I don't go shopping on Black Friday. In fact, I'm almost dead set against it. I'll admit that I've considered getting on the Black Friday bandwagon a few times, especially when I hear friends and family brag about how much money they saved. But as a parent, my Black Friday activities lead me away from the stores. And instead of Black Friday being about great deals for families who desperately need them, I feel like it's become more of a sport that involves camping out the day before and seeing who can stand in a longer line.
So instead of dealing with all of that, we do something a little different in my family: we use Black Friday to give back. We're a family that gives back all year, so Black Friday allows us to do just a little bit more than usual. One of my son's favorite traditions is to make donations to local charities, which gives them the opportunity to use the Black Friday sales and buy things for half the price of what they would normally pay. Things like toys, hats, and books can be purchased for children battling cancer or undergoing frequent or long hospital stays. And with those savings, they can buy twice as much.
Before the day arrives every year, my husband, son, and I each choose a charity we want to support. This gives my son the opportunity to focus on something he feels strongly about, and it teaches him to think of others during what can be a very difficult time for some families. Sure, shopping on Black Friday would mean we could save a lot of money ourselves, but I think it's too easy to get dragged into the chaos of it all and lose sight of the deeper meaning of the holiday season. I just don't feel that Black Friday shopping is the best way to spend the day after Thanksgiving.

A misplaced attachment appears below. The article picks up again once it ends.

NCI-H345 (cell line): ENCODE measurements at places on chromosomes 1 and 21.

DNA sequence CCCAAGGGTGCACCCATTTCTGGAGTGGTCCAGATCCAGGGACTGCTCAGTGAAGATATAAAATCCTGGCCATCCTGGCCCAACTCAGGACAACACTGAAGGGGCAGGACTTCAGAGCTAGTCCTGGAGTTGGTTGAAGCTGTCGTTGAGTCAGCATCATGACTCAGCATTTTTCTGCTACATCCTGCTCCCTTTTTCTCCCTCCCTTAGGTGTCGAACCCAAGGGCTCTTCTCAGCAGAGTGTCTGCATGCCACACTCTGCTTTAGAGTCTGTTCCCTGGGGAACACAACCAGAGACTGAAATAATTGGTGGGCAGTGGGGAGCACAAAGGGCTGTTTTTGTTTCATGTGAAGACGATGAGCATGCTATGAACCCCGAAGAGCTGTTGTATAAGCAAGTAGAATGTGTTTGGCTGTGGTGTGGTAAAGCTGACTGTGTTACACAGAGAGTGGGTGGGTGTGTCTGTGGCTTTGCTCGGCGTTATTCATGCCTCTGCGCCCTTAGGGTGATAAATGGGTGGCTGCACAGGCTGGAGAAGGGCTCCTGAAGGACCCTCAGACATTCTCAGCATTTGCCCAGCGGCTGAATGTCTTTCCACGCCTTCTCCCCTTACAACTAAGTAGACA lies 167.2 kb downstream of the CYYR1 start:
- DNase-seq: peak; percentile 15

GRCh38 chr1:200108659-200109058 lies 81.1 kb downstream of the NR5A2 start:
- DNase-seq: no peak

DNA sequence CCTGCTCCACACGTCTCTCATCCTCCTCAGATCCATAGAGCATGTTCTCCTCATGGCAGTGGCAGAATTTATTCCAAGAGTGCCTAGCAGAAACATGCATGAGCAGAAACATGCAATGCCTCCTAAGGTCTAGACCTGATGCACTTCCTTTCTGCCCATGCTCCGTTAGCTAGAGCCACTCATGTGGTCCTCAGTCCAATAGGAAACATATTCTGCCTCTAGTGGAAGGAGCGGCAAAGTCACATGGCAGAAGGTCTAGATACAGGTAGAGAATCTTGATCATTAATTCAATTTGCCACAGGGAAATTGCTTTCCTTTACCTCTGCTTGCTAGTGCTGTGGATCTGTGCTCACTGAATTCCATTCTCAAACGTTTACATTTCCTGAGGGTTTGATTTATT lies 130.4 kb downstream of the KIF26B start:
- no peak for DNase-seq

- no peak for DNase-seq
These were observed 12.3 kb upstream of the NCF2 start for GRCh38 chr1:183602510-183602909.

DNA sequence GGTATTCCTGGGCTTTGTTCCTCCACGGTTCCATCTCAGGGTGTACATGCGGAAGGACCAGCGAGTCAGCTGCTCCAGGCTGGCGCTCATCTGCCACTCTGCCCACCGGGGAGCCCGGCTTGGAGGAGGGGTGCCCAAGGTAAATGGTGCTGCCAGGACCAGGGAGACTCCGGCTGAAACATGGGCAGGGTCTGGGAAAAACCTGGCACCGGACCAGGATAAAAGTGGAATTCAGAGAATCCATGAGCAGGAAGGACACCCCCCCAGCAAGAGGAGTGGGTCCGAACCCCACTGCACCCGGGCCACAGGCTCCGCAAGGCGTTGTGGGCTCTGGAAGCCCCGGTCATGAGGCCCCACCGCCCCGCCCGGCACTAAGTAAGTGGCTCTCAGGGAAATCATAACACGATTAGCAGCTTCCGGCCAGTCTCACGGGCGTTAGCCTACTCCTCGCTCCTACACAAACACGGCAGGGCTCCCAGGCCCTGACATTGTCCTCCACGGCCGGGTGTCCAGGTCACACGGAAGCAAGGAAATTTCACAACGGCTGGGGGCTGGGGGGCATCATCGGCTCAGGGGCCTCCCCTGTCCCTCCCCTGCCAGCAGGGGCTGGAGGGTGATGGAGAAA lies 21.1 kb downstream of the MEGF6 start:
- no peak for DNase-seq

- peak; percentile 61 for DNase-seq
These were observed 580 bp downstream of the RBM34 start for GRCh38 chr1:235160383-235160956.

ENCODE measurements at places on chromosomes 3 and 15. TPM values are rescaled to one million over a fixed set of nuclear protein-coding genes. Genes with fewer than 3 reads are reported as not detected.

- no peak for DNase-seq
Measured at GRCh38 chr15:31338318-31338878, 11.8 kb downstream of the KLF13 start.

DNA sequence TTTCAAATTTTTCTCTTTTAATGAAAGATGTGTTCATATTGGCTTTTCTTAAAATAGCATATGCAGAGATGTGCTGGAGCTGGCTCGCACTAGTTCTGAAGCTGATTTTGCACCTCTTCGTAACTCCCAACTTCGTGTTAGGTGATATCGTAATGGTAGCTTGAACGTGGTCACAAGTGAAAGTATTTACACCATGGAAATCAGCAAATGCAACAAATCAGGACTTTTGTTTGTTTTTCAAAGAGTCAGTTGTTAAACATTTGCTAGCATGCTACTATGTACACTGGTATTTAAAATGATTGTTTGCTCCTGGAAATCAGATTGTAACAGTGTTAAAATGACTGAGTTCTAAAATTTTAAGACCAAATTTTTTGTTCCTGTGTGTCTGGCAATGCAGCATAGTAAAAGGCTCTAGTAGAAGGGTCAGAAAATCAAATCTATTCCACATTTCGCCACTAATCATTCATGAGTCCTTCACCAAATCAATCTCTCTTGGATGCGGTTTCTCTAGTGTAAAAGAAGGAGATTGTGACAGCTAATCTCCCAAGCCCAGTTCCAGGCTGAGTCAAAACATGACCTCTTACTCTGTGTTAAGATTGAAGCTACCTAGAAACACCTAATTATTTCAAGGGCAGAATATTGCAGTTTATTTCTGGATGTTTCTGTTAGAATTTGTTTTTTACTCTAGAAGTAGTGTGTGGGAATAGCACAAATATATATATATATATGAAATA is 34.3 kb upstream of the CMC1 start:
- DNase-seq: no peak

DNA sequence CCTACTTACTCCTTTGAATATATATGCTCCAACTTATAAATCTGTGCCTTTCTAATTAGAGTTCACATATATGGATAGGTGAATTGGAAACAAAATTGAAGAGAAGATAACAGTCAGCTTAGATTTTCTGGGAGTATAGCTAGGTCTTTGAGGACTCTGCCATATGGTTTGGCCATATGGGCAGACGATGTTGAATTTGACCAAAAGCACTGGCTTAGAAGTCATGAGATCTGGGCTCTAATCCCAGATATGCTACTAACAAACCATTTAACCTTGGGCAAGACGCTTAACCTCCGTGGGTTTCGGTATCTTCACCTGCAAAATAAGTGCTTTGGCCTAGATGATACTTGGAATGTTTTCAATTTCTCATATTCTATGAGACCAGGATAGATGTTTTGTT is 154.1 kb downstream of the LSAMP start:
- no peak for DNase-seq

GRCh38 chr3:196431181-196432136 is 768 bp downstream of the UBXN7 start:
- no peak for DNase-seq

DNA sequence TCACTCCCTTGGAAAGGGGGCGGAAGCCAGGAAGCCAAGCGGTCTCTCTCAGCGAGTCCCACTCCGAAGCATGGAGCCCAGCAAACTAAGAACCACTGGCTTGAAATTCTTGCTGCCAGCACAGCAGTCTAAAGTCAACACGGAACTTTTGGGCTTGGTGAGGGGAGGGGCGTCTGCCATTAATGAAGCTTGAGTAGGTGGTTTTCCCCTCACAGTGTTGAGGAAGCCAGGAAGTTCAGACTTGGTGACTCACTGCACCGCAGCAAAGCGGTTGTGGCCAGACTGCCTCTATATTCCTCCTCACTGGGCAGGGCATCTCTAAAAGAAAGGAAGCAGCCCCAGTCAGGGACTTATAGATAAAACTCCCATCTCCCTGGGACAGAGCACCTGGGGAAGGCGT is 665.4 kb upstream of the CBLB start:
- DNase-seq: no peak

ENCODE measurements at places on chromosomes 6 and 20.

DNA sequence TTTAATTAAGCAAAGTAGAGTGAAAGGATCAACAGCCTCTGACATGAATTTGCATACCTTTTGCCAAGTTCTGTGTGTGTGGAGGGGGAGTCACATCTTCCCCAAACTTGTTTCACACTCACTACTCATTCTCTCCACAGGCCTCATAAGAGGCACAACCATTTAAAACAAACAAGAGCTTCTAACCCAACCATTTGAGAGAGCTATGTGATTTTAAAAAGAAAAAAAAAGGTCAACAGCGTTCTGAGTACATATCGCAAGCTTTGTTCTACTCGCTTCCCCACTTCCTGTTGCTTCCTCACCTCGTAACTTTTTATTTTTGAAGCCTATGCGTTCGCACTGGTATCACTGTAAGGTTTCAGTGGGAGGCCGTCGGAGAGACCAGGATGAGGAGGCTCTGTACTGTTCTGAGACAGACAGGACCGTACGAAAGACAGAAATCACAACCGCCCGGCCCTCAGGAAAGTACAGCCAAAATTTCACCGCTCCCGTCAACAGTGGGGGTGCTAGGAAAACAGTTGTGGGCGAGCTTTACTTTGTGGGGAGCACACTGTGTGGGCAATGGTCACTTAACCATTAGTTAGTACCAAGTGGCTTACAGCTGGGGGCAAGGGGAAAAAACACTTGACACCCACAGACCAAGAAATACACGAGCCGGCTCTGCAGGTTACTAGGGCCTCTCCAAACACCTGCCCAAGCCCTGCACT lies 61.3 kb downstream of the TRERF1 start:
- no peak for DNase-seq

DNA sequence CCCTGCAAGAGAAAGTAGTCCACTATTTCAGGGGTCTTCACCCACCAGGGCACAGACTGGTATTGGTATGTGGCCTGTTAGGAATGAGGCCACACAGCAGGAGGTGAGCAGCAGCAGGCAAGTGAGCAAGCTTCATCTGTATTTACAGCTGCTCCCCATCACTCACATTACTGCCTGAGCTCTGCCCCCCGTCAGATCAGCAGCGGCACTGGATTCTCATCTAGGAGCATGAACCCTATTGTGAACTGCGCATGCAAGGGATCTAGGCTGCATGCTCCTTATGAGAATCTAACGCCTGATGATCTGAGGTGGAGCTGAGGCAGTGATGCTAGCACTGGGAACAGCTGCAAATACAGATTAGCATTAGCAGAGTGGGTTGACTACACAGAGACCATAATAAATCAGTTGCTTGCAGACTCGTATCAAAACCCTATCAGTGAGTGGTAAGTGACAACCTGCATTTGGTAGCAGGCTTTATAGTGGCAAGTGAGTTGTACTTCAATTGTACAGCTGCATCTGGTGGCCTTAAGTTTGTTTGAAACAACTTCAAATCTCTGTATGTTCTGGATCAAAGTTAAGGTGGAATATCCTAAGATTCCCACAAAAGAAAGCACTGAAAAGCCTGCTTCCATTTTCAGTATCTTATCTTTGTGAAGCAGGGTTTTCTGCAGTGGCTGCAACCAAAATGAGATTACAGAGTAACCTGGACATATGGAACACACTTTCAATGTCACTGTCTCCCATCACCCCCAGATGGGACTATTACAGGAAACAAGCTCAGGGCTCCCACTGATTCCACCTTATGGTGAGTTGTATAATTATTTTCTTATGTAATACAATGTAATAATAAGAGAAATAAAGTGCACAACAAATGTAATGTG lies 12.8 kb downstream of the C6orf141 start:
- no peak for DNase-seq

I can only hope that this example we try to set for our son can spark amazing change in those it touches. Black Friday is exciting for our son. He gets to give back to a charity of his choice in a way he feels would help the most. Whether it's making a monetary donation, cooking and serving meals for homeless veterans, or bringing some music and activities to families of sick children, he gets to make a difference. And that difference is felt by so many.
So, no, we don't spend Black Friday in line at a retail store. We spend it in line with the values we hope to instill in our little boy. We spend it giving back to those who can't go to the stores themselves. We spend it continuing what we started the day before on Thanksgiving.